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which were necessary to maintain her on the eminence on which good luck and fashion had placed her. We believe, on the contrary, that her early popularity was no more than the just reward of distinguished merit, and would never have undergone an eclipse, if she had only been content to go on writing in her mother tongue. If she failed when she quitted her own province, and attempted to occupy one in which she had neither part nor lot, this reproach is common to her with a crowd of distinguished men. Newton failed when he turned from the courses of the stars, and the ebb and flow of the ocean, to apocalyptic seals and vials. Bentley failed when he turned from Homer and Aristophanes, to edite the Paradise Lost. Inigo failed when he attempted to rival the Gothic churches of the fourteenth century. Wilkie failed when he took it into his head that the Blind Fiddler and the Rent Day were unworthy of his powers, and challenged competition with Lawrence as a portrait painter. Such failures should be noted for the instruction of posterity; but they detract little from the permanent reputation of those who have really done great things.
Yet one word more. It is not only on account of the intrinsic merit of Madame D'Arblay's early works that she is entitled to honourable mention. Her appearance is an important epoch in our literary history. Evelina was the first tale written by a woman, and purporting to be a picture of life and manners, that lived or deserved to live. The Female Quixote is no exception. That work has undoubtedly great merit, when considered as a wild satirical harlequinade; but, if we consider it as a picture of life and manners, we must pronounce it more absurd than any of the romances which it was designed to ridicule.
Indeed, most of the popular novels which preceded Evelina were such as no lady would have written; and many of them were such as no lady could without confusion own that she had read. The very name
of novel was held in horror among religious people. In decent families, which did not profess extraordinary sanctity, there was a strong feeling against all such works. _Sir Anthony Absolute, two or three years before Evelina appeared, spoke the sense of the great body of sober fathers and husbands, when he pronounced the circulating library an evergreen tree of diabolical knowledge. This feeling, on the part of the grave and reflecting, increased the evil from which it had sprung. The novelist having little character to lose, and having few readers among serious people, took without scruple liberties which in our generation seem almost incredible.
Miss Burney did for the English novel what Jeremy Collier did for the English drama ; and she did it in a better way. She first showed that a tale might be written in which both the fashionable and the vulgar life of London might be exhibited with great force, and with broad comic humour, and which yet should not contain a single line inconsistent with rigid, morality, or even with virgin delicacy. She took away the reproach which lay on a most useful and delightful species of composition. She vindicated the right of her sex to an equal share in a fair and noble province of letters. Several accomplished women have followed in her track. At present, the novels which we owe to English ladies form no small part of the literary glory of our country. No class of works is more honourably distinguished by fine observation, by grace, by delicate wit, by pure moral feeling. Several among the successors of Madame D'Arblay have equalled her ; two, we think, have surpassed her. But the fact that she has been surpassed gives her an additional claim to our respect and gratitude ; for, in truth, we owe to her not only Evelina, Cecilia, and Camilla, but also Mansfield Park and the Absentee.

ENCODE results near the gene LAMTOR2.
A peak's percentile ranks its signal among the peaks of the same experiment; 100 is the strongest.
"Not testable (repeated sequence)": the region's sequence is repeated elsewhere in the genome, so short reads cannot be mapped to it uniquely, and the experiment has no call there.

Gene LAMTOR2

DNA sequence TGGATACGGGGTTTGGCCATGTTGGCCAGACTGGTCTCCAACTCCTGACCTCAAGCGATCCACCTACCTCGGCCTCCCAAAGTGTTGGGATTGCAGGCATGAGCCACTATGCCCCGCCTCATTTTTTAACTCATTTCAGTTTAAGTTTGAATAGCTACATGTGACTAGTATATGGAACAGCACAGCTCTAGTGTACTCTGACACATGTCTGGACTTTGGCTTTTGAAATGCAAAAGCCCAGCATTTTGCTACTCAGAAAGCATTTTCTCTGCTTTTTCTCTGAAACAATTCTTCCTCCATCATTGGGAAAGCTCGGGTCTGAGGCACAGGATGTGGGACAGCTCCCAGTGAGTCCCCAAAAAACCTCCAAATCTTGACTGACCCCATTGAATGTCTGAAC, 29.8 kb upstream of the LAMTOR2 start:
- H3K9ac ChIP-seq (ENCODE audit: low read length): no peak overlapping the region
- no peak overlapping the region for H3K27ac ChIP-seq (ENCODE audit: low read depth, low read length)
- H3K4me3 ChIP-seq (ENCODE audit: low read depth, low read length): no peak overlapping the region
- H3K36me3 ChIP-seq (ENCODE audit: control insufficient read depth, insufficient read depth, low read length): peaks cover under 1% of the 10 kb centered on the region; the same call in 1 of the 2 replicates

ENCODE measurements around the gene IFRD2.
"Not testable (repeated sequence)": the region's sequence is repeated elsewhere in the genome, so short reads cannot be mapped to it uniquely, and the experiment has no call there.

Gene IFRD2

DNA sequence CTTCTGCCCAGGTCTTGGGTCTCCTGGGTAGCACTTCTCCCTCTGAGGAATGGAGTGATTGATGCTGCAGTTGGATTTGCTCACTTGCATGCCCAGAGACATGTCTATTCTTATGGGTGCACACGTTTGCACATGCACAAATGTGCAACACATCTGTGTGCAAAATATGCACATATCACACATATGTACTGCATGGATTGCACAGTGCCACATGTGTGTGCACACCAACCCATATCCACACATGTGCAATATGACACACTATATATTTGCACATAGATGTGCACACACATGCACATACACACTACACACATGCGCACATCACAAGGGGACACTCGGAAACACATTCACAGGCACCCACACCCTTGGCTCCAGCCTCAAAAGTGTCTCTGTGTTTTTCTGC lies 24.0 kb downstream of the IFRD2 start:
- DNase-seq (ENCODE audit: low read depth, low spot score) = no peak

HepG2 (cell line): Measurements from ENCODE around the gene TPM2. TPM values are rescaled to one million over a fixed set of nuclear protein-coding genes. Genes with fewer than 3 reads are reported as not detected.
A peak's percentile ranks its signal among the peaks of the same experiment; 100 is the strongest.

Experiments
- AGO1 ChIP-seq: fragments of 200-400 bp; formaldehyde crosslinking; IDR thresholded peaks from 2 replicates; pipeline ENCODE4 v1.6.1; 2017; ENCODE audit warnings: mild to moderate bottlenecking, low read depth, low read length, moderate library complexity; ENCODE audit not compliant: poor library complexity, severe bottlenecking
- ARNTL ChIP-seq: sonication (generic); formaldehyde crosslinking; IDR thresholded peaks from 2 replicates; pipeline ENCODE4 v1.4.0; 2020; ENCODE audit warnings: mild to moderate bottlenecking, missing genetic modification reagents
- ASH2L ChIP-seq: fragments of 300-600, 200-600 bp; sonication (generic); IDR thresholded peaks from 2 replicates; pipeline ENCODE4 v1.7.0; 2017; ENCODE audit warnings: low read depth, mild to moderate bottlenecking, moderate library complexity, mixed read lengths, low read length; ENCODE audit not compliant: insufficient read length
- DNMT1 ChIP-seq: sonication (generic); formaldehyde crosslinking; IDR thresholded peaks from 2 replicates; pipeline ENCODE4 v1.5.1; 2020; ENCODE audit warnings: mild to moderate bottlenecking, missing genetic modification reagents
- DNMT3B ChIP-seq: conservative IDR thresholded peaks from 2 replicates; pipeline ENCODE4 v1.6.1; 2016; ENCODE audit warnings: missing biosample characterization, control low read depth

THE LIFE AND WRITINGS OF ADDISON.
The Life of Joseph Addison. By LUCY AIKIN. 2 vols. 8vo.
London : 1843.
SOME reviewers are of opinion that a lady who dares to publish a book renounces by that act the franchises appertaining to her sex, and can claim no exemption from the utmost rigour of critical procedure. From that opinion we dissent. We admit, indeed, that in a country which boasts of many female writers, eminently qualified by their talents and acquirements to influence the public mind, it would be of most pernicious consequence that inaccurate history or unsound philosophy should be suffered to pass uncensured, merely because the offender chanced to be a lady. But we conceive that, on such occasions, a critic would do well to imitate the courteous Knight who found himself compelled by duty to keep the lists against Bradamante. He, we are told, defended successfully the cause of which he was the champion ; but, before the fight began, exchanged Balisarda for a less deadly sword, of which he carefully blunted the point and edge.*